# How to show the space of inverse-invariant metrics on a Lie group is infinite dimensional?

Let $G$ be a Lie group. I am trying to convinve myself there are 'many' Riemannian metrics on $G$ for which the inverse automorphism is an isometry.

Denote the iverse by $i$. For any metric $g$ on $G$, $g + i^*g$ is $i$-invariant.

Intuitively, it is evident from this that the space of such metrics is "infinite dimensional" (since the space of all metrics is inf' dim').

However, a priori it's possible that many different metrics $g_k$ will give rise to identical inverse-invariant metrics (up two scalar multiplication) $g_k + i^*g_k$.

How can I be sure there is no substantial degeneracy here?

(I thought something like looking at perturbations of the metric to achieve different curvatures will do, but the Levi-Civita connection does not behave well under sums of metrics, there are nonlinear parts like inversing the $g_{ij}$ matrix...)

• Pick a large region $U$ of $G$ disjoint from $iU$ such that you can specify the metric arbitrarily on $U$. (I think it suffices for the closure of $U$ to be disjoint from the closure of $iU$.) – Qiaochu Yuan Jan 22 '16 at 16:21
• I think I managed to complete the details of your suggestion. I guess you meant for something like this? (Or is there an easier way to see this?) – Asaf Shachar Jan 23 '16 at 13:03

$\newcommand{\ep}{\epsilon}$ $\newcommand{\til}{\tilde}$ $\newcommand{\g}{\mathfrak{g}}$

I am filling details in Qiaochu's suggestion.

First, we prove there exist a neighbourhood $U \subseteq G$ such that $U \cap i(U) =\emptyset$: (Is there an easier way?)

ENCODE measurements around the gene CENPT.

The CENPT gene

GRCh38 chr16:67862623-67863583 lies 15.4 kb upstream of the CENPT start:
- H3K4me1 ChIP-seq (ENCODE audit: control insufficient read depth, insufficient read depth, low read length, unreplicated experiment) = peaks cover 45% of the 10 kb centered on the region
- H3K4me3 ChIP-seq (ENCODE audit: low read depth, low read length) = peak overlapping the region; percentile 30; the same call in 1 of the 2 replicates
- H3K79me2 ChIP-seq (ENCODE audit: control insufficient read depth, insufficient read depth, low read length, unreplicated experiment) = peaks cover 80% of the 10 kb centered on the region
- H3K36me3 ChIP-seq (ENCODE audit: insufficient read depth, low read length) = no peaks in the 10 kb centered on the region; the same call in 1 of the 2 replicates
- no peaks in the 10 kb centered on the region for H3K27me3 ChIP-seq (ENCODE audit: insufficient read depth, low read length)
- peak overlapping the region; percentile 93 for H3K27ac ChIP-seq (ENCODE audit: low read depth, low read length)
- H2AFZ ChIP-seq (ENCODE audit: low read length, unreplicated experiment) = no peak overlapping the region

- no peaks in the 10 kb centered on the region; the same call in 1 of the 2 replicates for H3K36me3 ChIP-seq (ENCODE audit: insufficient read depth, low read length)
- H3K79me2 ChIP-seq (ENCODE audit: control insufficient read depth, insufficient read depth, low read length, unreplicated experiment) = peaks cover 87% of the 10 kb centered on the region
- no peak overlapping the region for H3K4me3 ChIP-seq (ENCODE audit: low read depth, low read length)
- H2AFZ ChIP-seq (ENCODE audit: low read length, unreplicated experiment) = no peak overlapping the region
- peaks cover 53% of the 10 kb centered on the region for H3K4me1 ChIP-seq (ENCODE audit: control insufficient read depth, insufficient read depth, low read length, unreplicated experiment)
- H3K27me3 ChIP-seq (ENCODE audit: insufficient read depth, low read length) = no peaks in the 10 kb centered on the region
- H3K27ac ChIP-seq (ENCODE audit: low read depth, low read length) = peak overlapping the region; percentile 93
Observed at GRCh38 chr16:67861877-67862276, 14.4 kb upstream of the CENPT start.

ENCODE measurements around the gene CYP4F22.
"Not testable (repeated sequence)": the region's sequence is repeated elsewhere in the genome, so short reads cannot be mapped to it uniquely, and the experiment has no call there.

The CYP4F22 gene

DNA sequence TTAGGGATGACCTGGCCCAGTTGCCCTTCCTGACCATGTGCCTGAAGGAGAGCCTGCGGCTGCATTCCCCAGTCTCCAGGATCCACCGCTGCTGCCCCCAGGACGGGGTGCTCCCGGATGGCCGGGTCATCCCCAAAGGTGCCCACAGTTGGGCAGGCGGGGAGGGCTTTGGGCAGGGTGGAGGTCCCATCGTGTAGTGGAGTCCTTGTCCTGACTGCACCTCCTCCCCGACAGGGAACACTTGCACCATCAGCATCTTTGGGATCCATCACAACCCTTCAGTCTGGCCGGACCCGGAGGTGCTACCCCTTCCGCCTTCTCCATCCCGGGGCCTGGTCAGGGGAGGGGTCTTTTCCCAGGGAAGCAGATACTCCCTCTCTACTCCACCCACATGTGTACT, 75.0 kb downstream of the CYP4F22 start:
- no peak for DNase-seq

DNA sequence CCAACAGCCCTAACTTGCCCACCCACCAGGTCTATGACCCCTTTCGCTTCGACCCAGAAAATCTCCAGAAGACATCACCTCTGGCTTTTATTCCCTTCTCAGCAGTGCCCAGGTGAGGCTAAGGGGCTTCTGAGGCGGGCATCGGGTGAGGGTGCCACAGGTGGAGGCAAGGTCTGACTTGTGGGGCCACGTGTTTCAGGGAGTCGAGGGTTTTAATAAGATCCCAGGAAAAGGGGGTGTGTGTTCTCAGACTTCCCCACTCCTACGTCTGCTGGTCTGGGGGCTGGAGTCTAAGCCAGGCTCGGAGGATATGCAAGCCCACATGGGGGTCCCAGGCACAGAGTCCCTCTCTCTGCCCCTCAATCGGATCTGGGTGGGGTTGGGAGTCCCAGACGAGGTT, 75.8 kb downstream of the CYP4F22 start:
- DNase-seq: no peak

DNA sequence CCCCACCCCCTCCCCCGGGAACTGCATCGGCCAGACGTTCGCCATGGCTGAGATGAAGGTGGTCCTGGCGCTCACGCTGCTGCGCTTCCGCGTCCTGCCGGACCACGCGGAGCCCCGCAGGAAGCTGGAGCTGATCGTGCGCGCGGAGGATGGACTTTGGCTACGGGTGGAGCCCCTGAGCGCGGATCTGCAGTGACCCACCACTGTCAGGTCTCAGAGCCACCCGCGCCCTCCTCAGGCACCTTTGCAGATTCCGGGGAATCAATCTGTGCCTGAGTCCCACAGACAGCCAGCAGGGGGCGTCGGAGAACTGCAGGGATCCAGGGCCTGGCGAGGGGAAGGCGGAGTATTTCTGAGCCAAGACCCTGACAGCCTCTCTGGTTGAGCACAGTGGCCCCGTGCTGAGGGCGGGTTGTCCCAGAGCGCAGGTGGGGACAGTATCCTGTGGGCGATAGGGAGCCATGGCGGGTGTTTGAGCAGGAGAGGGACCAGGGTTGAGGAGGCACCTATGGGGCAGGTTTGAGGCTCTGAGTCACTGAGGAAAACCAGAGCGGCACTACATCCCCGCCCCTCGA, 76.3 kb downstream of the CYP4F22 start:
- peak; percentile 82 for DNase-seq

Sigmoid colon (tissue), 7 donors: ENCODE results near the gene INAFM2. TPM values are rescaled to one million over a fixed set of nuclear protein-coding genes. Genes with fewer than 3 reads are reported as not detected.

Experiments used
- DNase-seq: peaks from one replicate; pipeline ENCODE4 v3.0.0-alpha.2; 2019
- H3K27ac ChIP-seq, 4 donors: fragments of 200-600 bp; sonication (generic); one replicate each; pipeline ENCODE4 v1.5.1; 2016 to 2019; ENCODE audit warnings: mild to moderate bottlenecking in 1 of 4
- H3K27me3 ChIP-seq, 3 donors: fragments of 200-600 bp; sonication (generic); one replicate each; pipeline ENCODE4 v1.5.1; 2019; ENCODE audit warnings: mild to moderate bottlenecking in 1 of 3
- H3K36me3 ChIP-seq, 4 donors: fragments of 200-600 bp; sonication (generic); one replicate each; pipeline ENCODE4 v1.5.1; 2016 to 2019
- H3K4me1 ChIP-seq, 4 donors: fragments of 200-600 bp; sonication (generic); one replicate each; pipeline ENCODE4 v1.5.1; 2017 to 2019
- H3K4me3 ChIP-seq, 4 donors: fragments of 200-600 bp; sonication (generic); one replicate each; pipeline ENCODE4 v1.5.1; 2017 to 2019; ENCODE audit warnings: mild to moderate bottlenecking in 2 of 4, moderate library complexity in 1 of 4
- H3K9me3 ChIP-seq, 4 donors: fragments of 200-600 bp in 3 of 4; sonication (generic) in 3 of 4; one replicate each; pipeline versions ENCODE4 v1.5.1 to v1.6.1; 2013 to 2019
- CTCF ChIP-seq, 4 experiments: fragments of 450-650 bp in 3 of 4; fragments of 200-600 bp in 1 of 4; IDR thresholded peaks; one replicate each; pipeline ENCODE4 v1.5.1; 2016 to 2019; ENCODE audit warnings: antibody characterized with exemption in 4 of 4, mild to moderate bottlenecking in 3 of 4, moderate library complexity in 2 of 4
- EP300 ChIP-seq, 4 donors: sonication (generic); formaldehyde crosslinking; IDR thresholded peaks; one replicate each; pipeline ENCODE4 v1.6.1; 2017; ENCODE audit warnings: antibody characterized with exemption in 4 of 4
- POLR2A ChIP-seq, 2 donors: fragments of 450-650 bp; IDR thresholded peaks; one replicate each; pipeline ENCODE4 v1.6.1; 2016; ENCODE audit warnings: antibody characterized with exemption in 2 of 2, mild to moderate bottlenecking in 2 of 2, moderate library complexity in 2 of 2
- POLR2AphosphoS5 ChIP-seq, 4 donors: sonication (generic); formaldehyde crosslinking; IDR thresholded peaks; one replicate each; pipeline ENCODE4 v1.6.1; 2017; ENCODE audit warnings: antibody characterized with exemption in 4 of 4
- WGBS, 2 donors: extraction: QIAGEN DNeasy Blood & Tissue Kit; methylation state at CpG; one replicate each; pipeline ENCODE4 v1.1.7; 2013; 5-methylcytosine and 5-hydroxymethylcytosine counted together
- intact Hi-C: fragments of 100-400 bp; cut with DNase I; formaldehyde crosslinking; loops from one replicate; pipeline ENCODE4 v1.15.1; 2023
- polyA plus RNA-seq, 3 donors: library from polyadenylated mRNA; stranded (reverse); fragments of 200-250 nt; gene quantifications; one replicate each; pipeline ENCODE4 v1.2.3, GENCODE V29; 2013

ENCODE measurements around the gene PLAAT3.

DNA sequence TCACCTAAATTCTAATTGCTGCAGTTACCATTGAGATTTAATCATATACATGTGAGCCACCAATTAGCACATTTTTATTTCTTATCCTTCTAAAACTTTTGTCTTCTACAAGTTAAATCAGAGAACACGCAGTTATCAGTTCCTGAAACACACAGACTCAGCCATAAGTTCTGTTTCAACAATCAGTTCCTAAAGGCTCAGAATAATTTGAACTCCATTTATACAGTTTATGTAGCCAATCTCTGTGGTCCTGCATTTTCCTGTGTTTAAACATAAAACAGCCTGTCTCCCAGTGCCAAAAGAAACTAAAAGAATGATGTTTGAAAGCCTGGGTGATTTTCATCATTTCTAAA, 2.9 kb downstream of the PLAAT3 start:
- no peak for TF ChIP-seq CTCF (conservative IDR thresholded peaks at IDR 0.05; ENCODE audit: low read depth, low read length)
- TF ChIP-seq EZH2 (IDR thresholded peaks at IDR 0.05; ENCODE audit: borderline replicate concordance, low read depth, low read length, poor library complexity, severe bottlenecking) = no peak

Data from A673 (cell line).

Denote by $\g$ the Lie algebra of $G$. ($\g=T_eG$).

$\exp$ is a local diffeomorphism in a neighbourhood of $0 \in \g$. Let $V \subseteq \g$ be an open neighbourhood where $\exp:V \to \exp(V)$ is a diffeomorphism.

Take some inner product $\langle,\rangle$ on $\mathfrak{g}=T_eG$. Assume $\ep$ is small enough such that $B_{2\ep}(0) \subseteq V$. Let $v \in \g, |v|=\ep$ be some arbitrary vector in the $\ep$-sphere of $\g$. Define $U=\exp(B_\frac{\ep}{2}(v))$. ($U$ is open since $B_\frac{\ep}{2}(v) \subseteq B_{2\ep}(0)$).

Let's prove $U \cap i(U)= \emptyset$. Assume $x \in U \cap i(U)$. Then there exist $u, \til u \in B_\frac{\ep}{2}(v)$ such that: $$x=\exp(u),x^{-1}=\exp(\til u)$$, but then $\exp(-u)=\exp(\til u) , \, u,\til u \in B_{2\ep}(0)$ so ($\exp$ is injective there) this forces $-u = \til u$.

Note that: $||u|-\ep|=||u|-|v|| \le |u-v|<\frac{\ep}{2} \Rightarrow |u| > \frac{\ep}{2}$.

$$\ep<2|u|=d(u,-u)=d(u,\til u)\le d(u,v)+d(v,\til u) < \frac{\ep}{2} + \frac{\ep}{2} =\ep$$
(*I think taking $B_\ep(v)$ should be enough (the $\ep/2$ is not necessary, but somehow it was needed...)
Now we can specify a metric how we want to on $U$. We can complete $\{U,i(U)\}$ to an open cover whose intersection with $U,i(U)$ is "small", so on some open subset of $U$ we can select the metric to be as we like. Then, using a partition of unity argument we can build inverse-invariant metrics (on whole $G$) which can be arbitrary on some open subset of $U$.